Finally, the court has put an end to the false narrative that advocacy for a complementary view of marriage is inherently discriminatory. There is discrimination against persons and there is the rejection of an idea. The two are not the same thing. The first is wrong and the second is not, and the court has plainly recognized this in a watershed decision.

By settling this issue, the court is able to focus on making sure that public accommodations law is “neutral and generally applicable.” With any luck, this will calm the debate. Only if we can express and hear disagreeable opinions without the threat of personal-claims court can we learn to reason and compromise like adults. 

Second, Kennedy wrote on page 10, “When it comes to weddings, it can be assumed that a member of the clergy who objects to gay marriage on moral or religious grounds could not be compelled to perform the ceremony.” Public accommodations laws and ordinances are not “neutral or generally applicable” if they threaten anybody for declining to perform a wedding on moral or religious grounds.

If Kennedy had written this decision two summers ago, the Wyoming Supreme Court could not have ruled that the state of Wyoming can compel a judge to perform a wedding ceremony. Of course, “clergy” could be restricted to its narrowest sense to exclude judges, magistrates and justices of the peace, but that would also exclude LDS bishops and other plainly religious marriage officiants. That would obviously undermine the court’s intent.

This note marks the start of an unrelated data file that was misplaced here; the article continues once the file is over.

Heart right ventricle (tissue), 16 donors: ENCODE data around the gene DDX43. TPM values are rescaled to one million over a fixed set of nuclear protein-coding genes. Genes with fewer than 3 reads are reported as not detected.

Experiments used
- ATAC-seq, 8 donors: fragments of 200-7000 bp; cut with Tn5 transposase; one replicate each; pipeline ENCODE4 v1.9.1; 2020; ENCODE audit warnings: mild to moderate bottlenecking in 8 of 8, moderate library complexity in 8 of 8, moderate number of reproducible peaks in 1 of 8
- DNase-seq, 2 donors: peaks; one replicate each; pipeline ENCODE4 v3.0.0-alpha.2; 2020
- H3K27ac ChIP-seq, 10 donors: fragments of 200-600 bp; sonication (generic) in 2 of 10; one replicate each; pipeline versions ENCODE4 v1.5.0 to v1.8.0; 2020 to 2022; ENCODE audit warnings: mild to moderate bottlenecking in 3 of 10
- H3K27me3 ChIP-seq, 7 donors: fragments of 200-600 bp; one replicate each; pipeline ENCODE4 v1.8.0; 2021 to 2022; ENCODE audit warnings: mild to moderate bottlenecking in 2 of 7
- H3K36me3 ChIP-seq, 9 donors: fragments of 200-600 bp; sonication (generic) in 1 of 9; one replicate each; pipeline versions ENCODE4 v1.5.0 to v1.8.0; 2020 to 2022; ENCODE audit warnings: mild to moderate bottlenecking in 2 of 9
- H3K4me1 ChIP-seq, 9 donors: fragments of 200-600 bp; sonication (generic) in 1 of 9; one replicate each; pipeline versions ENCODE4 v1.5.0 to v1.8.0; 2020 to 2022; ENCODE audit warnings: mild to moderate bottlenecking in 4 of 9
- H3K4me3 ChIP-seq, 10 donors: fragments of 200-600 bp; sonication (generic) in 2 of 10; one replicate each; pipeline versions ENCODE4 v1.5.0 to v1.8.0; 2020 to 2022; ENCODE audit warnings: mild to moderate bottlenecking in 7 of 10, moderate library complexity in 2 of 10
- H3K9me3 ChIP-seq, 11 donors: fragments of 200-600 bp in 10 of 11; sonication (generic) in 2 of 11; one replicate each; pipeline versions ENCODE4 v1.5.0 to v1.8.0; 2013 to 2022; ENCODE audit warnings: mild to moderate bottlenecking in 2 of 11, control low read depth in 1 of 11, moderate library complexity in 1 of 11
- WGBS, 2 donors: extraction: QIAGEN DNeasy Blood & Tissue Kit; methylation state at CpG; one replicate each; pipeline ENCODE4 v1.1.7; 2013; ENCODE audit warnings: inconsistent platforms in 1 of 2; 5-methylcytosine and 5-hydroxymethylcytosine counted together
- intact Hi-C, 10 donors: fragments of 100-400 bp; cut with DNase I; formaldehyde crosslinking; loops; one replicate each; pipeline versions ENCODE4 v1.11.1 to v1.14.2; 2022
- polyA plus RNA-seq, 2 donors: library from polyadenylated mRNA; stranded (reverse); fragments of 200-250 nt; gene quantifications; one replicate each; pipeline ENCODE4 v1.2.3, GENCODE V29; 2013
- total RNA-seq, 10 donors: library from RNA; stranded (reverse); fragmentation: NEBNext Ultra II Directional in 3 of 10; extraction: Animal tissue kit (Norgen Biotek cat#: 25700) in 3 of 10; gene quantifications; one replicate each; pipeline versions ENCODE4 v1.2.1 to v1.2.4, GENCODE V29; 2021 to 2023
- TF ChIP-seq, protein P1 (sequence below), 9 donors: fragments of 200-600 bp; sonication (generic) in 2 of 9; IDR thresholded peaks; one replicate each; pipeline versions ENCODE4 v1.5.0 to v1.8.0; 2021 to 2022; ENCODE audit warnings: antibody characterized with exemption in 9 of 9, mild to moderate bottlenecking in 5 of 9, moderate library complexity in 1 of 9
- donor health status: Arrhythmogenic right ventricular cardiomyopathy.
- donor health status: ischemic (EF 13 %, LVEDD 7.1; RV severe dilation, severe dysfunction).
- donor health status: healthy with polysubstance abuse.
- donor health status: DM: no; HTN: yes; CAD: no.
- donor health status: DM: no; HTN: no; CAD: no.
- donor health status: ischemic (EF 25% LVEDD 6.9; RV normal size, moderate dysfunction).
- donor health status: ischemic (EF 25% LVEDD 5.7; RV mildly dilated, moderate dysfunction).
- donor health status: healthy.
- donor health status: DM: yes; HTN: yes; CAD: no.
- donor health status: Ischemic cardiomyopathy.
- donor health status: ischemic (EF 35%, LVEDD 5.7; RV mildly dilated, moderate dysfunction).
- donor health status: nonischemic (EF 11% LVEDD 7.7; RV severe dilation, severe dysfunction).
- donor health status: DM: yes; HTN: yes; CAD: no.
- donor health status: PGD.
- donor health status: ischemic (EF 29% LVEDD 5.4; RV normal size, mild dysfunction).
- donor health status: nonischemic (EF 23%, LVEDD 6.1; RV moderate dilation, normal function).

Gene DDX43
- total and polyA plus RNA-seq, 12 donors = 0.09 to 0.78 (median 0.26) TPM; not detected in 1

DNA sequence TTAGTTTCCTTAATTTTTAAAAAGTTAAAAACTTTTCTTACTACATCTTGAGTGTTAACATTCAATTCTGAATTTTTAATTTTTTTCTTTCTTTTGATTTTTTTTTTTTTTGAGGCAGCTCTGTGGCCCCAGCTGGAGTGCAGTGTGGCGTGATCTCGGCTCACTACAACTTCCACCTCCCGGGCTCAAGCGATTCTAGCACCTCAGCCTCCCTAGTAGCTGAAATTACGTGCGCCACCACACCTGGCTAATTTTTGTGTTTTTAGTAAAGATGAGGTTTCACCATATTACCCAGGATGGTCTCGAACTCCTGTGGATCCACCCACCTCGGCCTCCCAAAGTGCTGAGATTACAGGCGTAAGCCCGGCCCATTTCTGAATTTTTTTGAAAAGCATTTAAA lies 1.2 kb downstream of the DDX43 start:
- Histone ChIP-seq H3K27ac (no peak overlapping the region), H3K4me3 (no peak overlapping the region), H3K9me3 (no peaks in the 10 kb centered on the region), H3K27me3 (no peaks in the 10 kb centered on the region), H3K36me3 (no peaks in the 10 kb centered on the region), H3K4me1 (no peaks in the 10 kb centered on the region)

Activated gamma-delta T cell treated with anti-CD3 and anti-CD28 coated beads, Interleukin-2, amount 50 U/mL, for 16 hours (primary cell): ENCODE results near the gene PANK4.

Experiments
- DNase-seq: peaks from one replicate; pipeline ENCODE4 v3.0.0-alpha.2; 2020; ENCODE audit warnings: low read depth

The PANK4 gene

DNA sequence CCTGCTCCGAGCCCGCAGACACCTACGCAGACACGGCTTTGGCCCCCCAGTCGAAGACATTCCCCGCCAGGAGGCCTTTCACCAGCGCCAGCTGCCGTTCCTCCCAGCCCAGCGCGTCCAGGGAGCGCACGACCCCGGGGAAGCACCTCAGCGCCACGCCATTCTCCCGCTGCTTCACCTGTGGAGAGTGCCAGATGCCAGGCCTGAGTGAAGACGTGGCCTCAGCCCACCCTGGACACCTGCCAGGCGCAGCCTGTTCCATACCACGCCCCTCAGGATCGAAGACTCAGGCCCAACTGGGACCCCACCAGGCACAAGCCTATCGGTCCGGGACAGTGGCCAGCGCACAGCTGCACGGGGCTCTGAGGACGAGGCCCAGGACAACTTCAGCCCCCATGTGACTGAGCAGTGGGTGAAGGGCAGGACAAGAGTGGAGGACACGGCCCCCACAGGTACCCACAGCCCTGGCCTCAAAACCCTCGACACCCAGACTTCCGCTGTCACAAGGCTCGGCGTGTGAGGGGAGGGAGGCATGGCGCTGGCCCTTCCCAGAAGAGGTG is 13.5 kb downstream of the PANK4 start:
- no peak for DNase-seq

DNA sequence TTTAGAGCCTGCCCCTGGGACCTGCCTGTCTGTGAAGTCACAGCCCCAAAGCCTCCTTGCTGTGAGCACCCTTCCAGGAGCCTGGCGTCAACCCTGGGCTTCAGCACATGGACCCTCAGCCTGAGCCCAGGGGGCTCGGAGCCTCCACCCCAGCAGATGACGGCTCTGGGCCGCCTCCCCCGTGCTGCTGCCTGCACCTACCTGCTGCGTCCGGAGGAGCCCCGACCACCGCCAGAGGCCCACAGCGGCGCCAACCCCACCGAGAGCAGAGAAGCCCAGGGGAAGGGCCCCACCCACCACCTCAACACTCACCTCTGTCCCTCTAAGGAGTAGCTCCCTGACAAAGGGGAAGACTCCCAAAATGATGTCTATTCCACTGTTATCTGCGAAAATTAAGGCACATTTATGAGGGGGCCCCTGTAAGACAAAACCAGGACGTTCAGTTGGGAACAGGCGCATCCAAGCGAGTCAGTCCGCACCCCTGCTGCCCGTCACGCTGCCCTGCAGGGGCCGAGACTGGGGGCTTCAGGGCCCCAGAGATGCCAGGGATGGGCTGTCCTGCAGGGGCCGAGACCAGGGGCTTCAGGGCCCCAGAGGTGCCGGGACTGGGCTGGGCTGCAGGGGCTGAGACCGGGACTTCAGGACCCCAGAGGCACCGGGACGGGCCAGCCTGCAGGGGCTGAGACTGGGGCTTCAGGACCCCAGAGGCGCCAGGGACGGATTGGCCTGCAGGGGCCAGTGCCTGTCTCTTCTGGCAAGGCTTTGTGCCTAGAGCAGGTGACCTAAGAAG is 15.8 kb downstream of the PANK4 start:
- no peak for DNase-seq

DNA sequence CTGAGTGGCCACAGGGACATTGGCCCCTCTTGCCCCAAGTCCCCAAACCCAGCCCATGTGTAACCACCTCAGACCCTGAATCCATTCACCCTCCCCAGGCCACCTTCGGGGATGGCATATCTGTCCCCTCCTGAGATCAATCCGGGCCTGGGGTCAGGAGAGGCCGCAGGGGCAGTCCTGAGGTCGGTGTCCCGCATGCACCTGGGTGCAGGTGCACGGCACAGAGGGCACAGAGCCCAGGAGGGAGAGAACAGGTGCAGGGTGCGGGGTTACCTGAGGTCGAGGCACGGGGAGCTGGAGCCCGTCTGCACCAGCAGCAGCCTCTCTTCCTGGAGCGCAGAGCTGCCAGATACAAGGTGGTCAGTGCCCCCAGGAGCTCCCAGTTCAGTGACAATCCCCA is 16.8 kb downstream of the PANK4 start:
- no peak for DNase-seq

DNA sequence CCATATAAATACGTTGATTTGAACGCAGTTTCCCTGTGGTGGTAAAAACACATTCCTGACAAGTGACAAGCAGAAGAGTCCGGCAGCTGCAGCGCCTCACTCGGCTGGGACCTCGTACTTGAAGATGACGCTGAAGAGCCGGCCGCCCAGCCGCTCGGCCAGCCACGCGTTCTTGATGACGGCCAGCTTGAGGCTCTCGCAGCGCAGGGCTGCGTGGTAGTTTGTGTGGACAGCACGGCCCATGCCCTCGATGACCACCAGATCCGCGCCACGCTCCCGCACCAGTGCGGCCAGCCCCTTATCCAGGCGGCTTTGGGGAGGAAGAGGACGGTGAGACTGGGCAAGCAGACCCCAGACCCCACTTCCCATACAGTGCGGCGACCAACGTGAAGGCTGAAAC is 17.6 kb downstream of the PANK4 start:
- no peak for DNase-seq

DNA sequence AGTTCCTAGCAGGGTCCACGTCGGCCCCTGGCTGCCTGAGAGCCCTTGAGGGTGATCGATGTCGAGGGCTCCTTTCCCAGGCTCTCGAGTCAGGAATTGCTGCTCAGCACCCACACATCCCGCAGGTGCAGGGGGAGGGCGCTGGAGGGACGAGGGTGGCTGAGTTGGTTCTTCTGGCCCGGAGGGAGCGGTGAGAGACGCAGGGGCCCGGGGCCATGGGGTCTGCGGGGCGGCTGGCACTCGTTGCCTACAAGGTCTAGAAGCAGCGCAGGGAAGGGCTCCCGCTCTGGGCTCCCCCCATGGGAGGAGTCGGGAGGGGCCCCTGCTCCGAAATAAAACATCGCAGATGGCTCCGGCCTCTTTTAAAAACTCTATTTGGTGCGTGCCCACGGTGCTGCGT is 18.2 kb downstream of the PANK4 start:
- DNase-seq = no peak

Third, the court scolded the Colorado civil rights commissioners who argued that a person can believe “whatever he wants to believe,” but cannot live by those beliefs “if he decides to do business in the state.” They responded unambiguously, “the view that religious beliefs cannot legitimately be carried into the public sphere or commercial domain” is an unconstitutional “hostility” toward religion. Free exercise is not just for clergy and private citizens but for businesses as well.